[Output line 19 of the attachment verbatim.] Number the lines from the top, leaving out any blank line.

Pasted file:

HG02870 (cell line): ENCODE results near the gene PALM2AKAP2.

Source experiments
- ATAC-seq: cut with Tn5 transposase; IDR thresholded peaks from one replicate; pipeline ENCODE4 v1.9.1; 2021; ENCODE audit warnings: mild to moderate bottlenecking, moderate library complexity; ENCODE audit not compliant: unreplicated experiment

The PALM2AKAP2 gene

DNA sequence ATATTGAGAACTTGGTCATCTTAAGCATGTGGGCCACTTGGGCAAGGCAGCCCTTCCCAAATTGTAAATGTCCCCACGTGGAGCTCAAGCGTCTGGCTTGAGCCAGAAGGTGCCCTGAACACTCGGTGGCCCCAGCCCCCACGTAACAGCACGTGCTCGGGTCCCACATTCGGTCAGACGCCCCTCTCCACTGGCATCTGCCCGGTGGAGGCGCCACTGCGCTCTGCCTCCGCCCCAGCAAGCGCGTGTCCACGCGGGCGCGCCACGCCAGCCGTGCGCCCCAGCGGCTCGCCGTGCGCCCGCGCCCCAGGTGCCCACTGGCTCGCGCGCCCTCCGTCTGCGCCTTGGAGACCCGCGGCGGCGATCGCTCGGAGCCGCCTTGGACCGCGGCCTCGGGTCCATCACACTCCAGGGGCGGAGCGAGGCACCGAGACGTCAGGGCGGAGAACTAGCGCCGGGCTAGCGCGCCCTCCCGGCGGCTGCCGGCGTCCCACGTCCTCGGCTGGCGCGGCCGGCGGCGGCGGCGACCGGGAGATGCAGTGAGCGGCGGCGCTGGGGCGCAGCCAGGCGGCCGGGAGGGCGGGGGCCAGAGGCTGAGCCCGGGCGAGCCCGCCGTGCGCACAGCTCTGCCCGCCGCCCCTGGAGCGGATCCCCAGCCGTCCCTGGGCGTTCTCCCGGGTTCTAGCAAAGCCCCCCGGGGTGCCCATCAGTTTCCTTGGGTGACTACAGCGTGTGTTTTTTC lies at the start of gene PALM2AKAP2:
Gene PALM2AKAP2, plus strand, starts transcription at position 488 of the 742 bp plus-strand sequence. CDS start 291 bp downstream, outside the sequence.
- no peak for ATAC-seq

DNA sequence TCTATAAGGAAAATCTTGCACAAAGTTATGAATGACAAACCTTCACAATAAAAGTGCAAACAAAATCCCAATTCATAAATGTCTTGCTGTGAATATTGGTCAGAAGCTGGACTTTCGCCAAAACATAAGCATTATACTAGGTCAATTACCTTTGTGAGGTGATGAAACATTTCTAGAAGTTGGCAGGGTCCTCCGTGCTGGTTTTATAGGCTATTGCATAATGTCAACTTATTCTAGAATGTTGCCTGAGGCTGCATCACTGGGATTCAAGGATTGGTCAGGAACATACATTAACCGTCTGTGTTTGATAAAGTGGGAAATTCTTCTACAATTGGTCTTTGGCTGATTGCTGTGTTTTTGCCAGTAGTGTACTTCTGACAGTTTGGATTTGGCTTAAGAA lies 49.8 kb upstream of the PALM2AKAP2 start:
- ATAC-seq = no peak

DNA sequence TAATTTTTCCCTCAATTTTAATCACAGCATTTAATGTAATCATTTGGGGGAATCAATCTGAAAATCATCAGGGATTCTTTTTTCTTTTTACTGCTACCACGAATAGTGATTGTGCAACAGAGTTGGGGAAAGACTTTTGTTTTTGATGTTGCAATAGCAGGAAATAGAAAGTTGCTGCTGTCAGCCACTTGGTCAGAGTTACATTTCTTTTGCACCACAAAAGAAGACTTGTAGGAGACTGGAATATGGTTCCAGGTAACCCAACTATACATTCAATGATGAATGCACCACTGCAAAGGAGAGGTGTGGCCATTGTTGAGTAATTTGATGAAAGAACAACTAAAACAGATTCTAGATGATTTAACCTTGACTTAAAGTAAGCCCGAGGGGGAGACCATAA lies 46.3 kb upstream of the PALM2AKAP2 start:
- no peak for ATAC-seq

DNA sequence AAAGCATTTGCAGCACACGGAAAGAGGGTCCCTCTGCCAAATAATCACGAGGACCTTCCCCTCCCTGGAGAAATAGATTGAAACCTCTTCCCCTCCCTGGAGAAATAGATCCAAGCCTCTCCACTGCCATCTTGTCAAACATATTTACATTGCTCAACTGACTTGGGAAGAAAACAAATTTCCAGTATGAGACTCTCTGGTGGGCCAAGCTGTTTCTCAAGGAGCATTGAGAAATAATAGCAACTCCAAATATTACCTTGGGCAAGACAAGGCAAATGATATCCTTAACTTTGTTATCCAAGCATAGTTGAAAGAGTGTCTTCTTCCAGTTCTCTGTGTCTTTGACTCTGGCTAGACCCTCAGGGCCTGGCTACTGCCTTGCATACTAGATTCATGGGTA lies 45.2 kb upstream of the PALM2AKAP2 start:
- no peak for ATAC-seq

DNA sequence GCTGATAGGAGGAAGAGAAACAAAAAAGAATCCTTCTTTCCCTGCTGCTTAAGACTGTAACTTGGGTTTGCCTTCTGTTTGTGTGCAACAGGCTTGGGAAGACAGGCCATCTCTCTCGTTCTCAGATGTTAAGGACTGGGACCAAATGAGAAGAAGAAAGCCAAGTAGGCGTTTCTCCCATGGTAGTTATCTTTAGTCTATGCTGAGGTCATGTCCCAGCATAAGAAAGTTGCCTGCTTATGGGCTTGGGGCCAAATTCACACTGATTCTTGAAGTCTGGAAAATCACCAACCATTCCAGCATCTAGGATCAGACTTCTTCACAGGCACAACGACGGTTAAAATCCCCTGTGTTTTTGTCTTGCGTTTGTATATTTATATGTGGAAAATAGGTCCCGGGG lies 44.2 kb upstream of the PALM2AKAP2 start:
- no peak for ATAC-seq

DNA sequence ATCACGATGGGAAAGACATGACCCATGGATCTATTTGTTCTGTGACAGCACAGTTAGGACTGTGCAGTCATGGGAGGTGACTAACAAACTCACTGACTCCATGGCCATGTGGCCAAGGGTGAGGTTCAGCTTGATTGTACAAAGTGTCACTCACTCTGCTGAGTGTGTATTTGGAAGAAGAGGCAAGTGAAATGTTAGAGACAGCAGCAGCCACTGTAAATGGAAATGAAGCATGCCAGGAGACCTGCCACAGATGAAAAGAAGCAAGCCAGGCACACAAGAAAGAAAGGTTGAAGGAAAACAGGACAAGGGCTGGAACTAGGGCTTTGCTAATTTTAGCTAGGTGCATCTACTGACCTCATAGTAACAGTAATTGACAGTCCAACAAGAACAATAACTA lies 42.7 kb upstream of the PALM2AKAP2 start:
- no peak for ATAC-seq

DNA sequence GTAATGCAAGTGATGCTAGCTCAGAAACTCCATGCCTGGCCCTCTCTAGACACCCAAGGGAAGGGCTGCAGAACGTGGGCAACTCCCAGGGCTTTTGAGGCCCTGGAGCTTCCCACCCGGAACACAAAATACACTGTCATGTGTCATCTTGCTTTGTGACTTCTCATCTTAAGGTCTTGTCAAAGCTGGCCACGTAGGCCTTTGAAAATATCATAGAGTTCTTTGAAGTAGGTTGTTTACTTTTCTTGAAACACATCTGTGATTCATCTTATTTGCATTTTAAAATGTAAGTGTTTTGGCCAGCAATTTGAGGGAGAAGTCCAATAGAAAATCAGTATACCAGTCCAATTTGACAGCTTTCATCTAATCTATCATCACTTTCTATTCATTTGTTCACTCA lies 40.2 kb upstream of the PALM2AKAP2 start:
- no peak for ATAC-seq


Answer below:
- no peak for ATAC-seq